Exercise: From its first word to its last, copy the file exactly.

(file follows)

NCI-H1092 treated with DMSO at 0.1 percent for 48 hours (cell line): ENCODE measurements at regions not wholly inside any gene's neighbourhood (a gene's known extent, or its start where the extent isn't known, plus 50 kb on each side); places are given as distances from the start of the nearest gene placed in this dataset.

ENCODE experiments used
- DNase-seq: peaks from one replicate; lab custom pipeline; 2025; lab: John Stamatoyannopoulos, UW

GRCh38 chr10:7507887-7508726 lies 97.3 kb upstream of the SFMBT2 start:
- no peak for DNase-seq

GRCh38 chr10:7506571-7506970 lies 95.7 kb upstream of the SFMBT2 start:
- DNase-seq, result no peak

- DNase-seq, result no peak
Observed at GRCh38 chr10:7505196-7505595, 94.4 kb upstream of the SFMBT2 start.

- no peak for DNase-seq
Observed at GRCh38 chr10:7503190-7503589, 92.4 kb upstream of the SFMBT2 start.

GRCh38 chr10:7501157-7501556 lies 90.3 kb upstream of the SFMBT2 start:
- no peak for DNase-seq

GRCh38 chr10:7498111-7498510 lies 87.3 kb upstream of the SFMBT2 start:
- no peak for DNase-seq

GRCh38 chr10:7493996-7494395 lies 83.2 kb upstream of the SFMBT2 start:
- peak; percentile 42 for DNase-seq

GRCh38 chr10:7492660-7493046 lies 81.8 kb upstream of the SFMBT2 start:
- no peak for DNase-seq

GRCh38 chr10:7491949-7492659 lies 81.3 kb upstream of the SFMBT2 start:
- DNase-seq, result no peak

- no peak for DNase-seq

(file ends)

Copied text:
NCI-H1092 treated with DMSO at 0.1 percent for 48 hours (cell line): ENCODE measurements at regions not wholly inside any gene's neighbourhood (a gene's known extent, or its start where the extent isn't known, plus 50 kb on each side); places are given as distances from the start of the nearest gene placed in this dataset.

ENCODE experiments used
- DNase-seq: peaks from one replicate; lab custom pipeline; 2025; lab: John Stamatoyannopoulos, UW

GRCh38 chr10:7507887-7508726 lies 97.3 kb upstream of the SFMBT2 start:
- no peak for DNase-seq

GRCh38 chr10:7506571-7506970 lies 95.7 kb upstream of the SFMBT2 start:
- DNase-seq, result no peak

- DNase-seq, result no peak
Observed at GRCh38 chr10:7505196-7505595, 94.4 kb upstream of the SFMBT2 start.

- no peak for DNase-seq
Observed at GRCh38 chr10:7503190-7503589, 92.4 kb upstream of the SFMBT2 start.

GRCh38 chr10:7501157-7501556 lies 90.3 kb upstream of the SFMBT2 start:
- no peak for DNase-seq

GRCh38 chr10:7498111-7498510 lies 87.3 kb upstream of the SFMBT2 start:
- no peak for DNase-seq

GRCh38 chr10:7493996-7494395 lies 83.2 kb upstream of the SFMBT2 start:
- peak; percentile 42 for DNase-seq

GRCh38 chr10:7492660-7493046 lies 81.8 kb upstream of the SFMBT2 start:
- no peak for DNase-seq

GRCh38 chr10:7491949-7492659 lies 81.3 kb upstream of the SFMBT2 start:
- DNase-seq, result no peak

- no peak for DNase-seq